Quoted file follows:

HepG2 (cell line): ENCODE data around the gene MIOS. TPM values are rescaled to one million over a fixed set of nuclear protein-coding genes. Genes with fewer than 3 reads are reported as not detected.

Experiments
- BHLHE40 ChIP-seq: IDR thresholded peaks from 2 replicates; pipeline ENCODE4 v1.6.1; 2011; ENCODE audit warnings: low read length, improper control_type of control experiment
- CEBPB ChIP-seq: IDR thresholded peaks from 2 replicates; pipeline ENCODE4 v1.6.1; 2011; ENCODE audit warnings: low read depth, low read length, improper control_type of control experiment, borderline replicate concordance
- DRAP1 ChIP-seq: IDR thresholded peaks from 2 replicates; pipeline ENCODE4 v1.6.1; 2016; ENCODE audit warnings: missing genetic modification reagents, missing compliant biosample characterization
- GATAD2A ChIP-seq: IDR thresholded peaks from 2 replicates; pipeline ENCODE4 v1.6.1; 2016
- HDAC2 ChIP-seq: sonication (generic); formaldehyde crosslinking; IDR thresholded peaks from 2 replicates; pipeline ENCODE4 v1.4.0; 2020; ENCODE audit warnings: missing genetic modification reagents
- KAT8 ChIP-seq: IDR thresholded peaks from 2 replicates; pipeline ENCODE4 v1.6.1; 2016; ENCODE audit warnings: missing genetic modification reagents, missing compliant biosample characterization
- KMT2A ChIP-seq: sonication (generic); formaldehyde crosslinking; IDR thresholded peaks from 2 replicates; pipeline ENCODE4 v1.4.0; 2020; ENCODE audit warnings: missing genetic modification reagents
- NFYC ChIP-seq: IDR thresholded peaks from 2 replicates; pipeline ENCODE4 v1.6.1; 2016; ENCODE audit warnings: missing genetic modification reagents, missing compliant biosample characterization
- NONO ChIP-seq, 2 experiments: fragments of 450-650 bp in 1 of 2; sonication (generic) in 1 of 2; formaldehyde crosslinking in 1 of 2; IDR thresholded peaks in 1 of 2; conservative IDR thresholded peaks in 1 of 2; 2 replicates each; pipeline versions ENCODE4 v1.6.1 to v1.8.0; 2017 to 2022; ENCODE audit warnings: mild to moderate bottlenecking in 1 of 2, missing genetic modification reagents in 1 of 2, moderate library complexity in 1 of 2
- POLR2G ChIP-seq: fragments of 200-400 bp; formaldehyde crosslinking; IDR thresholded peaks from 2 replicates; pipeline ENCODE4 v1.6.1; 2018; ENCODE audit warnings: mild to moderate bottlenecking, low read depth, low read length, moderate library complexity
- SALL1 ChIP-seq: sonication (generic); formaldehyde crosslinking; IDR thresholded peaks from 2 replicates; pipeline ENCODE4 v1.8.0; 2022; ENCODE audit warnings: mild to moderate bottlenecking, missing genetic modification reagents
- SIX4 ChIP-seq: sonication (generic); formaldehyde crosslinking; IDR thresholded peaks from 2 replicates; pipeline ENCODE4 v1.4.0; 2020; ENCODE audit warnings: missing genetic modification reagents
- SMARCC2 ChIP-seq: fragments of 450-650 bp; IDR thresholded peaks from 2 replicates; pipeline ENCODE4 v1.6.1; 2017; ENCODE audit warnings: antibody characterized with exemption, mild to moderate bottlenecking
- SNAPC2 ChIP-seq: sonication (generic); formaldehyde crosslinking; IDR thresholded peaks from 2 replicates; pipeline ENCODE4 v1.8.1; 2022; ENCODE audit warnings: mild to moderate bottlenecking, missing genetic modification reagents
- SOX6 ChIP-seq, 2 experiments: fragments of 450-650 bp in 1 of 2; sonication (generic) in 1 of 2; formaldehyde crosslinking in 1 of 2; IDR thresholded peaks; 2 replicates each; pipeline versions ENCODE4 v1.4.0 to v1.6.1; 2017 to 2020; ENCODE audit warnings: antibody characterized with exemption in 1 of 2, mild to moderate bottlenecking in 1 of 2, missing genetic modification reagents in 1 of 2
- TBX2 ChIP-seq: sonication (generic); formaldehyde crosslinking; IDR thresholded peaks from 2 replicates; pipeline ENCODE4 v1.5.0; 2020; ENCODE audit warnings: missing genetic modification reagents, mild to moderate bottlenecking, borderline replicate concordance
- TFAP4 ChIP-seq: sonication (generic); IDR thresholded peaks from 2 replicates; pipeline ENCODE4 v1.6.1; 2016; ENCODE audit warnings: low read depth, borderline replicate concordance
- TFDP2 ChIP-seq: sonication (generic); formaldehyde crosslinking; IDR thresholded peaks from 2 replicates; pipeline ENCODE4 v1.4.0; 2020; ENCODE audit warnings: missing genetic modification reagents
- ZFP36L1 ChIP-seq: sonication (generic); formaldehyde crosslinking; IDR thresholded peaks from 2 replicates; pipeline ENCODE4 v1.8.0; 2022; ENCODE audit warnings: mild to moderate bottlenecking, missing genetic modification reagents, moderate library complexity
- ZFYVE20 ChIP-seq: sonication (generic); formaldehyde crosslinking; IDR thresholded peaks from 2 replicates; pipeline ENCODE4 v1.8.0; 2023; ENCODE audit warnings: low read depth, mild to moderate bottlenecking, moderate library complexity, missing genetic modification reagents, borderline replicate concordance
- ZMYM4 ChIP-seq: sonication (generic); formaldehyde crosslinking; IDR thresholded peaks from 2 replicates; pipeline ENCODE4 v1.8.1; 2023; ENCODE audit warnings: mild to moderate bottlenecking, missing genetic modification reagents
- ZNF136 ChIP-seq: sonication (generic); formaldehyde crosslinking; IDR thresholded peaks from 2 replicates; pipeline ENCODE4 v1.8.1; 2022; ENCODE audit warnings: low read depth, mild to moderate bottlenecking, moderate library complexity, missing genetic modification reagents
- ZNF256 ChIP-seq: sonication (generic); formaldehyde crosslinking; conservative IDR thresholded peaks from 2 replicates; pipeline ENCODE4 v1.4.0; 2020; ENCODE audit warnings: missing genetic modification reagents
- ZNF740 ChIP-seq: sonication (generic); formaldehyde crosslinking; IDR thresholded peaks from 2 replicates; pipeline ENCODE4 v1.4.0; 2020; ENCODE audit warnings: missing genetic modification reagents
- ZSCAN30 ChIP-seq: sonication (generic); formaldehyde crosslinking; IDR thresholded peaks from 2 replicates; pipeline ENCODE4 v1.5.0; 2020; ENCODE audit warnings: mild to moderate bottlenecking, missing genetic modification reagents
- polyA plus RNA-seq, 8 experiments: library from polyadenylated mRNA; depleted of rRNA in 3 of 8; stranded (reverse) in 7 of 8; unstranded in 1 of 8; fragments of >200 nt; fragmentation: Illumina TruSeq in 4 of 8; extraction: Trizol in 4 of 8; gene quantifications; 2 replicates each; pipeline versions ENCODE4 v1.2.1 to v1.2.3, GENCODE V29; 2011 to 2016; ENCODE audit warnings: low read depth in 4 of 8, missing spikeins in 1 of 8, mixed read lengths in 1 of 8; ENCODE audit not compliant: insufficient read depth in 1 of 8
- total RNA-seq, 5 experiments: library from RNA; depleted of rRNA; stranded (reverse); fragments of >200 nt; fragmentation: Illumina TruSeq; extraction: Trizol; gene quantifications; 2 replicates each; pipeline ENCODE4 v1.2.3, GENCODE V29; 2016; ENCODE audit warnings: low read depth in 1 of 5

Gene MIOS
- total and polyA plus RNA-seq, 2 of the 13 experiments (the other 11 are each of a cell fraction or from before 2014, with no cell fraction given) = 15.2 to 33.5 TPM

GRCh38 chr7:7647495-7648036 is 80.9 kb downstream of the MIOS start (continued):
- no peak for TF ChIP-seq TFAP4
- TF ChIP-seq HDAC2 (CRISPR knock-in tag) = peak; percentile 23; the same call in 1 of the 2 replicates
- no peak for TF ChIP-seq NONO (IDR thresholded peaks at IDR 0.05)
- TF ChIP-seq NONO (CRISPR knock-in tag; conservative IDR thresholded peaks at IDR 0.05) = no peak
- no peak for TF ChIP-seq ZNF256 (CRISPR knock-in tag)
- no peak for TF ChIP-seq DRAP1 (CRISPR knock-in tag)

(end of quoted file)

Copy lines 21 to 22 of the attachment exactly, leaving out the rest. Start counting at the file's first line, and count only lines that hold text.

- ZFP36L1 ChIP-seq: sonication (generic); formaldehyde crosslinking; IDR thresholded peaks from 2 replicates; pipeline ENCODE4 v1.8.0; 2022; ENCODE audit warnings: mild to moderate bottlenecking, missing genetic modification reagents, moderate library complexity
- ZFYVE20 ChIP-seq: sonication (generic); formaldehyde crosslinking; IDR thresholded peaks from 2 replicates; pipeline ENCODE4 v1.8.0; 2023; ENCODE audit warnings: low read depth, mild to moderate bottlenecking, moderate library complexity, missing genetic modification reagents, borderline replicate concordance